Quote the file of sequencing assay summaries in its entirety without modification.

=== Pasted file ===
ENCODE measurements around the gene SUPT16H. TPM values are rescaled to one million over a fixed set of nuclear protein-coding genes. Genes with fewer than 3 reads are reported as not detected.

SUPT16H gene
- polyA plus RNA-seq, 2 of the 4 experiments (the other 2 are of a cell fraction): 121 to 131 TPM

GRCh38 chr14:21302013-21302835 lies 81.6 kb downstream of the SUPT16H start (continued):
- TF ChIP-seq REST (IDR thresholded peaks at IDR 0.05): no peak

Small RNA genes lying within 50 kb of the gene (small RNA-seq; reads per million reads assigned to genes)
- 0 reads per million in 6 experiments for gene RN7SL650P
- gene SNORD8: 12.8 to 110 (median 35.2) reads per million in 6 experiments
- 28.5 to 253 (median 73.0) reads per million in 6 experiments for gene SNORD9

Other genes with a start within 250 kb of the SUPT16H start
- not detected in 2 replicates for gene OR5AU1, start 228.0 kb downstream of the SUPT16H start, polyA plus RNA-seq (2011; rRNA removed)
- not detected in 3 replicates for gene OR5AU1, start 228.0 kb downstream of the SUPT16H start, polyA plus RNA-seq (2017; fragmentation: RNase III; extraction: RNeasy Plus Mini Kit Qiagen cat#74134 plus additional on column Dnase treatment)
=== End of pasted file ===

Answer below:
ENCODE measurements around the gene SUPT16H. TPM values are rescaled to one million over a fixed set of nuclear protein-coding genes. Genes with fewer than 3 reads are reported as not detected.

SUPT16H gene
- polyA plus RNA-seq, 2 of the 4 experiments (the other 2 are of a cell fraction): 121 to 131 TPM

GRCh38 chr14:21302013-21302835 lies 81.6 kb downstream of the SUPT16H start (continued):
- TF ChIP-seq REST (IDR thresholded peaks at IDR 0.05): no peak

Small RNA genes lying within 50 kb of the gene (small RNA-seq; reads per million reads assigned to genes)
- 0 reads per million in 6 experiments for gene RN7SL650P
- gene SNORD8: 12.8 to 110 (median 35.2) reads per million in 6 experiments
- 28.5 to 253 (median 73.0) reads per million in 6 experiments for gene SNORD9

Other genes with a start within 250 kb of the SUPT16H start
- not detected in 2 replicates for gene OR5AU1, start 228.0 kb downstream of the SUPT16H start, polyA plus RNA-seq (2011; rRNA removed)
- not detected in 3 replicates for gene OR5AU1, start 228.0 kb downstream of the SUPT16H start, polyA plus RNA-seq (2017; fragmentation: RNase III; extraction: RNeasy Plus Mini Kit Qiagen cat#74134 plus additional on column Dnase treatment)